ABSTRACT - Findings from eye movement research in humans have demonstrated that the task determines where to look. One hypothesis is that the purpose of looking is to reduce uncertainty about properties relevant to the task. Following this hypothesis, we de ne a model that poses the problem of where to look as one of maximising task performance by reducing task relevant uncertainty. We implement and test our model on a simulated humanoid robot which has to move objects from a table into containers. Our model outperforms and is more robust than two other baseline schemes in terms of task performance whilst varying three environmental conditions, reach/grasp sensitivity, observation noise and the camera's field of view.

Thursday, November 14, 2013

Lab meeting Nov.14,(Benny) Detection- and Trajectory-Level Exclusion in Multiple Object Tracking (CVPR2013)

Authors: Anton Milan, Konrad Schindler, Stefan Roth

When tracking multiple targets in crowded scenarios, modeling mutual exclusion between distinct targets becomes important at two levels: (1) in data association, each target observation should support at most one trajectory and each trajectory should be assigned at most one observation per frame; (2) in trajectory estimation, two trajectories should remain spatially separated at all times to avoid collisions. Yet, existing trackers often sidestep these important constraints. We address this using a mixed discrete-continuous conditional random field (CRF) that explicitly models both types of constraints: Exclusion between conflicting observations with supermodular pairwise terms, and exclusion between trajectories by generalizing global label costs to suppress the co-occurrence of incompatible labels (trajectories). We develop an expansion move-based MAP estimation scheme that handles both non-submodular constraints and pairwise global label costs. Furthermore, we perform a statistical analysis of ground-truth trajectories to derive appropriate CRF potentials for modeling data fidelity, target dynamics, and inter-target occlusion.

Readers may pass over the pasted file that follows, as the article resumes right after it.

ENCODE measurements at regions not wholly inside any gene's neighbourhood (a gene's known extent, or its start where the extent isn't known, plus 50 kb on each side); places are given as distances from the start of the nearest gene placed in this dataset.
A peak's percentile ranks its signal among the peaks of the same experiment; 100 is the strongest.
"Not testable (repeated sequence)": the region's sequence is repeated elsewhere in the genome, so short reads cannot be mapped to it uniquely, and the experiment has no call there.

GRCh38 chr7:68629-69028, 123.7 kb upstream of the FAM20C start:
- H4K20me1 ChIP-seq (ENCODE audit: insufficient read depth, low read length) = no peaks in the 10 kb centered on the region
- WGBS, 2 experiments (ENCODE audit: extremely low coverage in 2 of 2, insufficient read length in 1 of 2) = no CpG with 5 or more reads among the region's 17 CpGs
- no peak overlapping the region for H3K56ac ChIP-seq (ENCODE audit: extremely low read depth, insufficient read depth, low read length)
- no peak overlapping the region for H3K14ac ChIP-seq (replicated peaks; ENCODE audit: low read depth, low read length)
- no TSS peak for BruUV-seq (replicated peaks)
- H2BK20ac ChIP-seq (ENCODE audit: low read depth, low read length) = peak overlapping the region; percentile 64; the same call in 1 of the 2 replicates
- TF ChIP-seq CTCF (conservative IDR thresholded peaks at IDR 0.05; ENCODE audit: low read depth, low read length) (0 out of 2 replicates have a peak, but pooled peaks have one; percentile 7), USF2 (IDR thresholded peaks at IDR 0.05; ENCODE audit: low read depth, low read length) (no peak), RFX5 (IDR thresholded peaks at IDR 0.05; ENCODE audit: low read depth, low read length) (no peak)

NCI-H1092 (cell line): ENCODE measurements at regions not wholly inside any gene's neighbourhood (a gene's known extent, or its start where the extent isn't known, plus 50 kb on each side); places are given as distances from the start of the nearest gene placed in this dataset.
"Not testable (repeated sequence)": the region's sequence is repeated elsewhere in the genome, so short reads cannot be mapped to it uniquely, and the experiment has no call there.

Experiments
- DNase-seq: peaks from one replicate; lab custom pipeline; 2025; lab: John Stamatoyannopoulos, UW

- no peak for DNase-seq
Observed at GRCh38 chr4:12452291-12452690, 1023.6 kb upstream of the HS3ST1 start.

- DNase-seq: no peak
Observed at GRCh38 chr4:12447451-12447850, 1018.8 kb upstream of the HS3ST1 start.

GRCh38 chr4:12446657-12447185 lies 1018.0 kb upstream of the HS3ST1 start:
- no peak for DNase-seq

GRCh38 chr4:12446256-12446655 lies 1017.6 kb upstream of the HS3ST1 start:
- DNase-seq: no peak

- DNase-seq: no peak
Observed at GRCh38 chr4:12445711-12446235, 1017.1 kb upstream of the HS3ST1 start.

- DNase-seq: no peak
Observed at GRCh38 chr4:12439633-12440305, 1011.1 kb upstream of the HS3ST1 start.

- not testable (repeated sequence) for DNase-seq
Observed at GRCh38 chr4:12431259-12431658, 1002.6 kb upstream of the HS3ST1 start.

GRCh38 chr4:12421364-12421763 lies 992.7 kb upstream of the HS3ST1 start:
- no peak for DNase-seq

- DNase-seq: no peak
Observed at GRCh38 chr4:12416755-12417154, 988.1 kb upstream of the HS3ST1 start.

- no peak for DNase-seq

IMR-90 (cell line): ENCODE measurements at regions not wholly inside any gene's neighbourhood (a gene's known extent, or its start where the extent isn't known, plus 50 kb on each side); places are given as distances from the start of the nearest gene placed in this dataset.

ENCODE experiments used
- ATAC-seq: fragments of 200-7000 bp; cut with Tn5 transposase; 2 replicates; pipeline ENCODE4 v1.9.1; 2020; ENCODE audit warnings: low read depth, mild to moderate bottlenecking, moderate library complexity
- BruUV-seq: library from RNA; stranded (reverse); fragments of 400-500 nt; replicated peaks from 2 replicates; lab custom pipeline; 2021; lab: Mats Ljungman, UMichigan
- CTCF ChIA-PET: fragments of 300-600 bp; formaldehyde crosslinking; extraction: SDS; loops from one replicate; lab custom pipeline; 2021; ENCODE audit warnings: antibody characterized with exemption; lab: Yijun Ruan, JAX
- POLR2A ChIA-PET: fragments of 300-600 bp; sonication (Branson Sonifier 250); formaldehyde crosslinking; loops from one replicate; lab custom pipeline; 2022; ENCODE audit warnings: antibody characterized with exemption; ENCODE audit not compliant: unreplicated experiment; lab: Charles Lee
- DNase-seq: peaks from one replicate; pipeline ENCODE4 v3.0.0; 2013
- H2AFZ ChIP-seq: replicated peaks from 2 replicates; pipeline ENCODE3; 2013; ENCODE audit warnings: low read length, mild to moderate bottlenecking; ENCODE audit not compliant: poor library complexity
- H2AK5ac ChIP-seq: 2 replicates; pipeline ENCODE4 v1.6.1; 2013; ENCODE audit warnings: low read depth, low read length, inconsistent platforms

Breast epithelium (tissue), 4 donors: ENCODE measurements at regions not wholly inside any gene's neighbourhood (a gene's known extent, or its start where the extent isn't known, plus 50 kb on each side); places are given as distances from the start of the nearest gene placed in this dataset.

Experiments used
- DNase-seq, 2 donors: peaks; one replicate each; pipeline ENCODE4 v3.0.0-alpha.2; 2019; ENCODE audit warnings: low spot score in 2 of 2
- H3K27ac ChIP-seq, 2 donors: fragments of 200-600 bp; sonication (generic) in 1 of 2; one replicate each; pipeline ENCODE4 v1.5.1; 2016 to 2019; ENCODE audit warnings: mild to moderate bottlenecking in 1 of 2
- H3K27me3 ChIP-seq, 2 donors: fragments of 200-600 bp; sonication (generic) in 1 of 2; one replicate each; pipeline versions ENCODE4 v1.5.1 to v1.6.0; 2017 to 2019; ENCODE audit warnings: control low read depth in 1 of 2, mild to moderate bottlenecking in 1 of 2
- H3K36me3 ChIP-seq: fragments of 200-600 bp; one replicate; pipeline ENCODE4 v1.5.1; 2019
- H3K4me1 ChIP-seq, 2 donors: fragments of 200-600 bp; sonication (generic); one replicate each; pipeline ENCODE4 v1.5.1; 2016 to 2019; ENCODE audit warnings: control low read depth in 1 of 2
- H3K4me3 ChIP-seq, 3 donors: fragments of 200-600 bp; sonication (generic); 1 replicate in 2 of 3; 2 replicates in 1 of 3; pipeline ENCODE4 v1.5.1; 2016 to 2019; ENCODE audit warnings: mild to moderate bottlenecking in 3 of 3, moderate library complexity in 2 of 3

Wednesday, November 06, 2013

Lab meeting Nov.7, (ChihChung) MAV Urban Localization from Google Street View Data (IROS2013)

Authors: Andr´as L. Majdik, Yves Albers-Schoenberg, Davide Scaramuzza

Abstract—We tackle the problem of globally localizing a
camera-equipped micro aerial vehicle flying within urban environments
for which a Google Street View image database
exists. To avoid the caveats of current image-search algorithms
in case of severe viewpoint changes between the query and the
database images, we propose to generate virtual views of the
scene, which exploit the air-ground geometry of the system.
To limit the computational complexity of the algorithm, we
rely on a histogram-voting scheme to select the best putative
image correspondences. The proposed approach is tested on a
2km image dataset captured with a small quadroctopter flying
in the streets of Zurich. The success of our approach shows
that our new air-ground matching algorithm can robustly handle
extreme changes in viewpoint, illumination, perceptual aliasing,
and over-season variations, thus, outperforming conventional
visual place-recognition approaches.